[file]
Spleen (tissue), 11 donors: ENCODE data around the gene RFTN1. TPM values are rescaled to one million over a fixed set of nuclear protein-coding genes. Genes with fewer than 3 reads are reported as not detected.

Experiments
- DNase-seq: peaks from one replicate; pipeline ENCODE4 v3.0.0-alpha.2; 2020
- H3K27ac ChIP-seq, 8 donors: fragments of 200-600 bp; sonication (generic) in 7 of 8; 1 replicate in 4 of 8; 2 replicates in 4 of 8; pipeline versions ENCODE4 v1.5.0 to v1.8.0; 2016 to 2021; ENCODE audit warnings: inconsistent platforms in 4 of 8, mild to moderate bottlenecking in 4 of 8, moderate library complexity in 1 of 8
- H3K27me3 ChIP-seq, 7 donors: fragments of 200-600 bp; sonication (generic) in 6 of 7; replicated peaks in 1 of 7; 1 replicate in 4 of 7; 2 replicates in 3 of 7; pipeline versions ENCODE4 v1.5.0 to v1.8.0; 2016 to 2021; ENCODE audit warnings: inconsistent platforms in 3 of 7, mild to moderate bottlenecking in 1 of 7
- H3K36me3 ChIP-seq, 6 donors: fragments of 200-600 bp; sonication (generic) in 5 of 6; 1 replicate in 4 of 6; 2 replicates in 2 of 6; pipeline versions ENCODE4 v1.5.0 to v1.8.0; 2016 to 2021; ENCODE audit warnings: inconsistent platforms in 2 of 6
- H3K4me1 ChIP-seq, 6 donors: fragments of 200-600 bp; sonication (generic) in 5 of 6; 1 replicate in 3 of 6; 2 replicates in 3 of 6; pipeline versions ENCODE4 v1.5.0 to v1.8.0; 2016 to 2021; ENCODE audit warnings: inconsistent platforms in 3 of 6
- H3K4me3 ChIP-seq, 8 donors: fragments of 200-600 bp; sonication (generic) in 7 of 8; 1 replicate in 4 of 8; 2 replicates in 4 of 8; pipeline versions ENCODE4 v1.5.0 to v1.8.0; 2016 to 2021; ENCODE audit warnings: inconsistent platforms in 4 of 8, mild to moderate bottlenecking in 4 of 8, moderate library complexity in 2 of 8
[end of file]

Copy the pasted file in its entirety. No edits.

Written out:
Spleen (tissue), 11 donors: ENCODE data around the gene RFTN1. TPM values are rescaled to one million over a fixed set of nuclear protein-coding genes. Genes with fewer than 3 reads are reported as not detected.

Experiments
- DNase-seq: peaks from one replicate; pipeline ENCODE4 v3.0.0-alpha.2; 2020
- H3K27ac ChIP-seq, 8 donors: fragments of 200-600 bp; sonication (generic) in 7 of 8; 1 replicate in 4 of 8; 2 replicates in 4 of 8; pipeline versions ENCODE4 v1.5.0 to v1.8.0; 2016 to 2021; ENCODE audit warnings: inconsistent platforms in 4 of 8, mild to moderate bottlenecking in 4 of 8, moderate library complexity in 1 of 8
- H3K27me3 ChIP-seq, 7 donors: fragments of 200-600 bp; sonication (generic) in 6 of 7; replicated peaks in 1 of 7; 1 replicate in 4 of 7; 2 replicates in 3 of 7; pipeline versions ENCODE4 v1.5.0 to v1.8.0; 2016 to 2021; ENCODE audit warnings: inconsistent platforms in 3 of 7, mild to moderate bottlenecking in 1 of 7
- H3K36me3 ChIP-seq, 6 donors: fragments of 200-600 bp; sonication (generic) in 5 of 6; 1 replicate in 4 of 6; 2 replicates in 2 of 6; pipeline versions ENCODE4 v1.5.0 to v1.8.0; 2016 to 2021; ENCODE audit warnings: inconsistent platforms in 2 of 6
- H3K4me1 ChIP-seq, 6 donors: fragments of 200-600 bp; sonication (generic) in 5 of 6; 1 replicate in 3 of 6; 2 replicates in 3 of 6; pipeline versions ENCODE4 v1.5.0 to v1.8.0; 2016 to 2021; ENCODE audit warnings: inconsistent platforms in 3 of 6
- H3K4me3 ChIP-seq, 8 donors: fragments of 200-600 bp; sonication (generic) in 7 of 8; 1 replicate in 4 of 8; 2 replicates in 4 of 8; pipeline versions ENCODE4 v1.5.0 to v1.8.0; 2016 to 2021; ENCODE audit warnings: inconsistent platforms in 4 of 8, mild to moderate bottlenecking in 4 of 8, moderate library complexity in 2 of 8